Here’s Jamieson Fausset Brown:

20. When … therefore—Resuming the thread of discourse from 1Co 11:18.this is not to—rather, “there is no such thing as eating the Lord’s Supper”; it is not possible where each is greedily intent only on devouring “HIS OWN supper,” and some are excluded altogether, not having been waited for (1Co 11:33), where some are “drunken,” while others are “hungry” (1Co 11:21).


οὐκ ἔστι κυριακδεῖπνφαγ.] there does not take place an eating of a Lord’s Supper, i.e. one cannot eat a Lord’s Supper in that way; it is morally impossible, since things go on in such fashion as 1 Corinthians 11:21 thereupon specifies by way of proof. 

Here are Jonathan Shelley and Joe Major making their silly presentation of this passage:

Post Author: Joshua Lindsey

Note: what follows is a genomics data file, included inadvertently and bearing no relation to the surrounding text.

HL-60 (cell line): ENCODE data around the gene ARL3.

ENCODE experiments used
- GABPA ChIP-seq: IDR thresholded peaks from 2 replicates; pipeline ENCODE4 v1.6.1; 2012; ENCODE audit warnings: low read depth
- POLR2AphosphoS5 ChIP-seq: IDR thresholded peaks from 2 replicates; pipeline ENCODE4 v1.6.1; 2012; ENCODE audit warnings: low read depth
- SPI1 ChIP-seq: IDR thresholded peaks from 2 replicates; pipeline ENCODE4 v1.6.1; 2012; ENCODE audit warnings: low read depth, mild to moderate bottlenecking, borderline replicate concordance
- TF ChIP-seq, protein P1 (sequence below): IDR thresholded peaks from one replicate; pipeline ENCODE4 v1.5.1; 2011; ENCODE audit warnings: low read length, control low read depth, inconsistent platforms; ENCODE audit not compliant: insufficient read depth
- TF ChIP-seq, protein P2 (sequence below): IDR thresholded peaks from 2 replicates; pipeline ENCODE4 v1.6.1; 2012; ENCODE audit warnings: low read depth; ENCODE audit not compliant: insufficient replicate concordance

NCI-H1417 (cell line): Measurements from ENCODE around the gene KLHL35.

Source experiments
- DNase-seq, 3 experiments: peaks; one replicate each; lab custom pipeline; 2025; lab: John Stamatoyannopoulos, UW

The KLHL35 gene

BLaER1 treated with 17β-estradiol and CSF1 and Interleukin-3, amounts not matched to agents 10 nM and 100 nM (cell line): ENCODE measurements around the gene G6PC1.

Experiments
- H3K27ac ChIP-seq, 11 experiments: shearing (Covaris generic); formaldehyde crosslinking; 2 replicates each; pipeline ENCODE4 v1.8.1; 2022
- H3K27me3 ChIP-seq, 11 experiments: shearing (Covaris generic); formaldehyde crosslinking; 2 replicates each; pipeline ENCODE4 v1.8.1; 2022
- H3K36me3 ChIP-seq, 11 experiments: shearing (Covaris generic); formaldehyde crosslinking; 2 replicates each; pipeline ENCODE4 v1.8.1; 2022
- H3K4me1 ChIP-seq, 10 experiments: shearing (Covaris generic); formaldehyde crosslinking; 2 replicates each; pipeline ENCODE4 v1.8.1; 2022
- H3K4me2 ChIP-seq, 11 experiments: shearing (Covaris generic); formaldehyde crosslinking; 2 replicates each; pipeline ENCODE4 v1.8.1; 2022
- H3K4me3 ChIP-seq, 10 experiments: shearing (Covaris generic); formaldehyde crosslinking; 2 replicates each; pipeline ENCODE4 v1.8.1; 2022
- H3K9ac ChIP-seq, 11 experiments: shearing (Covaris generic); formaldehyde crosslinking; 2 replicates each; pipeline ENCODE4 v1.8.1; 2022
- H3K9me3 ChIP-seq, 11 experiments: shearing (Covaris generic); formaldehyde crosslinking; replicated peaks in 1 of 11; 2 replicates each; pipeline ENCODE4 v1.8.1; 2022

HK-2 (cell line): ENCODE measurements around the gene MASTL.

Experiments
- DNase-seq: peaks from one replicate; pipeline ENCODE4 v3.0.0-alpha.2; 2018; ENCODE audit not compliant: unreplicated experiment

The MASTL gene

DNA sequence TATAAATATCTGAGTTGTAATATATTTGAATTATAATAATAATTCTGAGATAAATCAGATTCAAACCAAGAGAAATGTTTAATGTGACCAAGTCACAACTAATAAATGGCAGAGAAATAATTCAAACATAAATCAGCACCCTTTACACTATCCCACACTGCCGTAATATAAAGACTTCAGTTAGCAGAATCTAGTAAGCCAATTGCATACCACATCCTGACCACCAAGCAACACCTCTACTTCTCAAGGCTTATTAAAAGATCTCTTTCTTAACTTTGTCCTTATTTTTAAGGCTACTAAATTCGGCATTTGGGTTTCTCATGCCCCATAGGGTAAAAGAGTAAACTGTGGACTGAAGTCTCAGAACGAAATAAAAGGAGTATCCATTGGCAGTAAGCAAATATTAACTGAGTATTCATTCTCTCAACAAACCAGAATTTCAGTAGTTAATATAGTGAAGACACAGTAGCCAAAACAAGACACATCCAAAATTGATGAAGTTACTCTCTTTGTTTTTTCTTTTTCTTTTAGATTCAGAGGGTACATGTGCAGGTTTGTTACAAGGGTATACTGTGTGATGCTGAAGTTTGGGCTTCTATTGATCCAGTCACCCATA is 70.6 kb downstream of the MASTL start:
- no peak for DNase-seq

My name is Joshua Lindsey. I live in Minnesota, and with my wife and children am a faithful member of my local independent Baptist Church. I have taught Sunday School classes and children’s classes, and also had the opportunity to preach at several churches. I teach Bible college classes on the Pentateuch, Atheism and Faith, Chrsitian Denominations, Bible Preservation (A defense of the underlying texts of the KJV), Bible Geography and Customs, Church Graphic Design, and some others. My father is an Independent Baptist Pastor in Wisconsin, and I grew up in a home full of love for the Lord. My parents raised me in the Bible, and are faithful to this day in witnessing and discipling. Although I was constantly immersed in biblical teaching and preaching, I did not personally believe in Jesus as described in John 3:16 until my freshman year in Bible college. In the many years since then, I have grown in grace and the Lord has given me opportunity to serve him in ministry. Among other ministries, I run my church’s print shop and participate in door-to-door evangelism. In doctrine, I affirm the truth that has been passed down from church to church since the time of Christ. I affirm the deity of Christ, his death, burial, and bodily resurrection, the personhood of the Holy Spirit, the Trinity, the virgin birth, the inerrancy and infallibility of the scriptures, the inspiration and preservation of the scriptures, the imminent return of Christ and his future literal millennial reign. I accept the canonicity of the 66 books of scripture, I believe that God commands all men to repent, that Christ draws all men to himself, that any person can believe and be saved. I believe salvation cannot be forfeited or taken away. I believe Christ’s command to go to all the world and preach the Gospel is still applicable to us today. I believe in a future literal judgment seat of Christ and a Great white throne judgment. I believe that no person will enter heaven except through Jesus Christ. I reject all false religions: Islam, Judaism, new Age, etc. I reject the teaching that God elects some men to damnation, giving them no chance to be saved. I reject the idea that God did not preserve his words and that recent manuscript discoveries provide us with a more accurate Bible that was not available to past generations of Christians. I reject the concept of a universal church. I reject the idea that Baptism plays a part in salvation. I believe many things additionally not listed here. My views align with the scripture and with the beliefs that faithful churches have held since the time of Christ, and have held under the title of “Baptist” for many centuries now.